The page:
We met by accident
and I wonder what I would be feeling at this moment instead
if I had only gone to New York the previous summer, like I should have
if you were never in that math class, or whatever it was
If your parents never met–there’d be no you
If my parents’ parents never met–maybe I’d be better

We discussed these things sometimes, but agreed nothing happens for a reason
yet in our searches and creations, I made you all of mine
It was as if everything that had ever happened in the history of time
was in preparation for:
the silly songs on the radio I knew you could hear too
every blue sky that was a souvenir
the winter day I was in Maryland with you, heated rooms like heaven
a summer afternoon when you told me you could have liked me a lot

Could have
But I know you did, even when it was wrong
Distance was a shield from truth
And if there was a God where we existed, that God was no musician
Because timing is a thing,
and you were living in a different meter
Eventually, I was only your offbeats

So what if the universe had taken just one, small step in the other direction?
Then maybe,
July wouldn’t have been poems about getting high
August wouldn’t have been picnics and storms in New Hampshire
September wouldn’t have been about longing
October wouldn’t have been about trying to make things different
November, I really should have stopped myself by now
December, I couldn’t
So I kissed other people in January to not forgive, but forget
Because you never showed up in Pennsylvania
Left me half furious, a fourth in love,
a quarter lost on Walnut and Broad

May is just a rainy day or two
and I wouldn’t even be thinking about that
if it weren’t for how I handled you
I’m trying to blame it on the INFJ,
right brain, 1800s piano,
big jet planes
I’m more or less a crazy person
Because girls are persons too
But I think it’s worse than that–
being the other girl,
even the times you never let me know
just kept the two of us beaming
It was because you cared too much, you said
I call b.s.

I don’t exactly know who “they” is, but they say it’s easiest to write while you’re loving someone
I don’t want to anymore
The ink in my pens have been bleeding for your curly brown hair for too long,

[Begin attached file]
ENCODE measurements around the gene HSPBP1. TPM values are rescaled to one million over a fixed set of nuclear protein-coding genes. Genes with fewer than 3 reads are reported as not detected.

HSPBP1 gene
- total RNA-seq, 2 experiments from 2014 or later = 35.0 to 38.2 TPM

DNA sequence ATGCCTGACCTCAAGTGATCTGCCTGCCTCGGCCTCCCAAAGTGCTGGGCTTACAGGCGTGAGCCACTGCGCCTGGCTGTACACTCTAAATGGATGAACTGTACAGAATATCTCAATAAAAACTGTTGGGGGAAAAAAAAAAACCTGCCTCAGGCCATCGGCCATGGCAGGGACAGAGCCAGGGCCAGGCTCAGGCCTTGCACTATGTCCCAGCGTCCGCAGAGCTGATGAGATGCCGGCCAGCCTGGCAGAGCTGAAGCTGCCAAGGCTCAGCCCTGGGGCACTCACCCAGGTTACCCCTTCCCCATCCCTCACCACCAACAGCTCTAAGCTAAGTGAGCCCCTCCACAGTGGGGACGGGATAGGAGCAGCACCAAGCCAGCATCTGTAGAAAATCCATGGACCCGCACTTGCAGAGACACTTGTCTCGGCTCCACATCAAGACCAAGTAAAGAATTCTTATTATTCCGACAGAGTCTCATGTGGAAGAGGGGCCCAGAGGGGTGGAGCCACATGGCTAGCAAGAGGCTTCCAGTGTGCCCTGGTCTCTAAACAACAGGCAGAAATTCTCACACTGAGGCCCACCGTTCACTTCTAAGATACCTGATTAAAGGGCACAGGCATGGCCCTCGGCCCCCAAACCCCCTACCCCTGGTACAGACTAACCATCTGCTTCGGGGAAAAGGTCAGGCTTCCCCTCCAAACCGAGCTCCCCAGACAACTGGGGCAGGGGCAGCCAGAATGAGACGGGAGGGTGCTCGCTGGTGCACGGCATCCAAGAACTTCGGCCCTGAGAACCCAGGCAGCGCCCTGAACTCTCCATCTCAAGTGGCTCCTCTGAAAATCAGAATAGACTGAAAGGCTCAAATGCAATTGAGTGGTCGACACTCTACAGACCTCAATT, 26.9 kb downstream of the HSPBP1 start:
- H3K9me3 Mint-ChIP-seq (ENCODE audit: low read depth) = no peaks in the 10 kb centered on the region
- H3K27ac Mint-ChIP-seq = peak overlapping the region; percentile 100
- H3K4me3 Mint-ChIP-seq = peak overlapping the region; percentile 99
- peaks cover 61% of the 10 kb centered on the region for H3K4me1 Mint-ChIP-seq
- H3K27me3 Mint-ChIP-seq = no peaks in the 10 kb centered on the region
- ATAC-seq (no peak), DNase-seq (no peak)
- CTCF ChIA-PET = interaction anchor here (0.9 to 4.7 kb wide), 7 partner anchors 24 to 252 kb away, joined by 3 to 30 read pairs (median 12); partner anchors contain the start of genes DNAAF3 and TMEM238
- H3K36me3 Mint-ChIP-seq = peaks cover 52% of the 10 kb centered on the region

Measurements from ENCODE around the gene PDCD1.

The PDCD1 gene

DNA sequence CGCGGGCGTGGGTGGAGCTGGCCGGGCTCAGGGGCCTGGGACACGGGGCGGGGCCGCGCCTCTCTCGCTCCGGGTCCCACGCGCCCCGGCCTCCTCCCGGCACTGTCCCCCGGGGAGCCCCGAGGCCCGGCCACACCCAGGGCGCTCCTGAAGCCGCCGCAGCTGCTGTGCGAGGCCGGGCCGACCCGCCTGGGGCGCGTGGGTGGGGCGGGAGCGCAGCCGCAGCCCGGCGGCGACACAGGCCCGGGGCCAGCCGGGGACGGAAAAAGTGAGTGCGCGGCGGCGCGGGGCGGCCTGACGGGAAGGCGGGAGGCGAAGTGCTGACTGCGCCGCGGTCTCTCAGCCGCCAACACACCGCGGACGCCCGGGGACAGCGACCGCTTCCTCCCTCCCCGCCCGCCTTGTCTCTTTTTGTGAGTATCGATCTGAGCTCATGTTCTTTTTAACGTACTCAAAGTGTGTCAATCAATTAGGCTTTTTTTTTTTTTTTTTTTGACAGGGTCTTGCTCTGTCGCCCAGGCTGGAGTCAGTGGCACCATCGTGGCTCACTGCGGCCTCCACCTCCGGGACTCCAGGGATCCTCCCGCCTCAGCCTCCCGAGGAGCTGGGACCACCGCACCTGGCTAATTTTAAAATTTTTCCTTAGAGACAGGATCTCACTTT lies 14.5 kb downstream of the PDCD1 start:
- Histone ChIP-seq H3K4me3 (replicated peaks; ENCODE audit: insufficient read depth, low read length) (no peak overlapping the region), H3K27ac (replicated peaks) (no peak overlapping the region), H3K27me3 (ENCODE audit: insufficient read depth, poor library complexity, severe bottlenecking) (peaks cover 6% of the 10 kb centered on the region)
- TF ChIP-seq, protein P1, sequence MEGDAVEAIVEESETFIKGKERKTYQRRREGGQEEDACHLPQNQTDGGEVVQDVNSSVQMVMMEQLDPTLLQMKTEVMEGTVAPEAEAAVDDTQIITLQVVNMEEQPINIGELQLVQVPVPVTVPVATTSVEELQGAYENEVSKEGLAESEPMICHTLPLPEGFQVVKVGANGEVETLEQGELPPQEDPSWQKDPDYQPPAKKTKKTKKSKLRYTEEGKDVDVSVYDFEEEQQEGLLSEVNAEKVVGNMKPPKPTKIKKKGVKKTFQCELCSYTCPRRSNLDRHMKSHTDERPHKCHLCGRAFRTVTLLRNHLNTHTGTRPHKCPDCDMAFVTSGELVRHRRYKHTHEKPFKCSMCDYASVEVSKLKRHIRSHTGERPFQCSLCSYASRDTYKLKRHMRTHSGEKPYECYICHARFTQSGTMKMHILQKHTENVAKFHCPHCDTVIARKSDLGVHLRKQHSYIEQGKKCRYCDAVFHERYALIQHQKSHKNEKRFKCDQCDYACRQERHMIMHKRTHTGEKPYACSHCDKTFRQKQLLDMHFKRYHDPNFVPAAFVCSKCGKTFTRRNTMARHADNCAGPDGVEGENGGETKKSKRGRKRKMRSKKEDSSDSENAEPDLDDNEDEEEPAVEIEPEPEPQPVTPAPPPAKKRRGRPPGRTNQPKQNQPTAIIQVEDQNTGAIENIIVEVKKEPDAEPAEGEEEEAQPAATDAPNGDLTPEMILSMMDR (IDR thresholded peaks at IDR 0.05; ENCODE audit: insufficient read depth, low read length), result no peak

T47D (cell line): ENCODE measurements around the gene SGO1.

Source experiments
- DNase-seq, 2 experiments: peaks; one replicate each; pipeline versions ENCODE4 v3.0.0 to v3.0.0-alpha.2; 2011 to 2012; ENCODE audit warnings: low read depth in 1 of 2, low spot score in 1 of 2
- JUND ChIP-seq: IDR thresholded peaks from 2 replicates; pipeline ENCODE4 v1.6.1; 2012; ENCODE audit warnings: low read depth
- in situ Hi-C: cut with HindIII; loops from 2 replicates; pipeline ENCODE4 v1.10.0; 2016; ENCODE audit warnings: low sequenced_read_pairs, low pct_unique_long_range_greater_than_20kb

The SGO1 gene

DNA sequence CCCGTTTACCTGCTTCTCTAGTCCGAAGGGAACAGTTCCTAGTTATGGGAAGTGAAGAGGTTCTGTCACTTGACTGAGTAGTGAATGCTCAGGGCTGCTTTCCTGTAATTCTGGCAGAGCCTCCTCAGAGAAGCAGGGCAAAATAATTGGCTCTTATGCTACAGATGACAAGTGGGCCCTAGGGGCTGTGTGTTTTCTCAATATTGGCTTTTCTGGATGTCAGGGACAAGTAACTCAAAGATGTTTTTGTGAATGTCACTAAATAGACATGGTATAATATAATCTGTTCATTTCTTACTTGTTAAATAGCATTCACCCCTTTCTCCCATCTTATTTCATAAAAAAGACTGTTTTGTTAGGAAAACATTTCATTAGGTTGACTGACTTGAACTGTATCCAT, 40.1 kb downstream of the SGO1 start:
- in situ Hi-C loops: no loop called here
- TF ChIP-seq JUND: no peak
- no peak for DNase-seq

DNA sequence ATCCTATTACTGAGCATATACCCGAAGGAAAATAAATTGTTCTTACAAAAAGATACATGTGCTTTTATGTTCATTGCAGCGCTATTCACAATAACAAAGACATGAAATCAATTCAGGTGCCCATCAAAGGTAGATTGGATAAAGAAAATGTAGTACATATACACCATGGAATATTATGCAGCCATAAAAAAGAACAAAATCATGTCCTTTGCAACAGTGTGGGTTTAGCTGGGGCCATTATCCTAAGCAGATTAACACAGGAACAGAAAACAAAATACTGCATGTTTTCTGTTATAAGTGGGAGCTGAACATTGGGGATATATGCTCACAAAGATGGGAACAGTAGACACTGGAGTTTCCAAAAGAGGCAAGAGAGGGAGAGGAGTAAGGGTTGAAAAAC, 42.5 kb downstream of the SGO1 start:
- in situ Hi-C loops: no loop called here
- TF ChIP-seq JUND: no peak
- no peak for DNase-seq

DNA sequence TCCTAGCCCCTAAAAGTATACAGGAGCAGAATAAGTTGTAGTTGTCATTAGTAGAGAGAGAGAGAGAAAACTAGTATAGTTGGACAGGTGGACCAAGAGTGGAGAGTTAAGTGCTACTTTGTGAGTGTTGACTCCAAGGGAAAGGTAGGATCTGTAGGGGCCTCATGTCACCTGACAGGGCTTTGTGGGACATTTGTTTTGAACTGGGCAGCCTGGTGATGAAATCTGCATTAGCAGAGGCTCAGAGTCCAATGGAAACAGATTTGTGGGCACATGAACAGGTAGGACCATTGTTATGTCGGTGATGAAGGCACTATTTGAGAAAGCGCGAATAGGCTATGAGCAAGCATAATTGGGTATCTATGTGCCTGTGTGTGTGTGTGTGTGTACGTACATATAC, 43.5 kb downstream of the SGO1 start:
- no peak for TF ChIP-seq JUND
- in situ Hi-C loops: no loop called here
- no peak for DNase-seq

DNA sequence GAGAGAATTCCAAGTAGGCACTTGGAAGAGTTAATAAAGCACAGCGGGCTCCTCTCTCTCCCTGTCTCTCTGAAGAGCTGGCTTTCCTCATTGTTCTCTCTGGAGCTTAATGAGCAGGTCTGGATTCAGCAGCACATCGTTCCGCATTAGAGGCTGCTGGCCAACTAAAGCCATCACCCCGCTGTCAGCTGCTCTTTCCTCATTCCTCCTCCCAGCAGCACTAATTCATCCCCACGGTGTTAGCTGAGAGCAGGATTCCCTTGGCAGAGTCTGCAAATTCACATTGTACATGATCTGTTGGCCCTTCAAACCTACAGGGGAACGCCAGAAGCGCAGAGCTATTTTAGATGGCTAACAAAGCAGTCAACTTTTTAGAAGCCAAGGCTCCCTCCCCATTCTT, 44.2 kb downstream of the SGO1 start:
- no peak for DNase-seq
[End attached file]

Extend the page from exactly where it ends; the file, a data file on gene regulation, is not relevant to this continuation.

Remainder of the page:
and you know I’m a sucker for brunettes
But what else do you know about me now?

You don’t know that I’ve been noticing my breath, planning trips to the South,
listening to Showtek
You don’t know that deep breathing doesn’t work when I’ve let you become the air around me,
that I remember you wanting to travel, knowing you just needed to run away
Next month I’ll be dancing without you at the Las Vegas Motor Speedway
And you will never know that I won’t think about you then

You don’t know that I’ve been writing to remember,
but this time I’m writing to forget
I don’t think I’ll be writing about you again
when I can start to wake up without the contour of your name in my lashes–
I treasure the minutes that will someday become all the time
When shampoo is just shampoo, without your cotton scent
When insomnia is not profound, and pillows are just as pleasant
without the imprint of your head

So maybe this moment is an accident,
along with everything that happened after “Hi”
But no, I won’t think about the “what if”s and “could have been”s
when I’m looking at calendars and maps
Because I don’t need to lose myself in people who are no longer homes,
don’t need to lose my mind
Our parents, the struggle that is math,
New York, and feelings,
they all happened
There is a you
There is an I
And this is an end


Before Going Away
Photos & Poems by Linda Zhou

I. Forgetting
II. My Morning Brie
III. Sorry, I’m Going to Hell
IV. Flowers on Locust
V. I Will Still Love You in Hell
VI. Remembering

(For the Sadder Parts of Me)

That morning I told myself I woke up on the wrong side of bed
I laughed and laughed, thinking of what it’d be like to crash into the white wall on my left side
They say you’re most lovely when you laugh
They don’t know anything about big brows, flat nose, small eyes

I forgot how to walk at my sixth grade graduation
But I wouldn’t do it over again even if I could
Because the beginning of things like body hair, boyfriends,
curves, and curse words were themselves, hairy curses

One day us girls stopped eating and I started dancing to the rhythm of hunger
I forced the noise out of me, for it was too unfavorable to live quietly
But still, all they saw were almond eyes, boring black hair
So I forgot about Gene Kelly and Audrey, became their x+y=z, y=mx+b,
2/4, 6/8, Beethoven, Debussy

My Brother in Christ became a Brother in Fraud as I wandered out from under the roof of his foul body
It is too bad I never quite learned to scream
Then I heard it for the first time a few seconds before sleep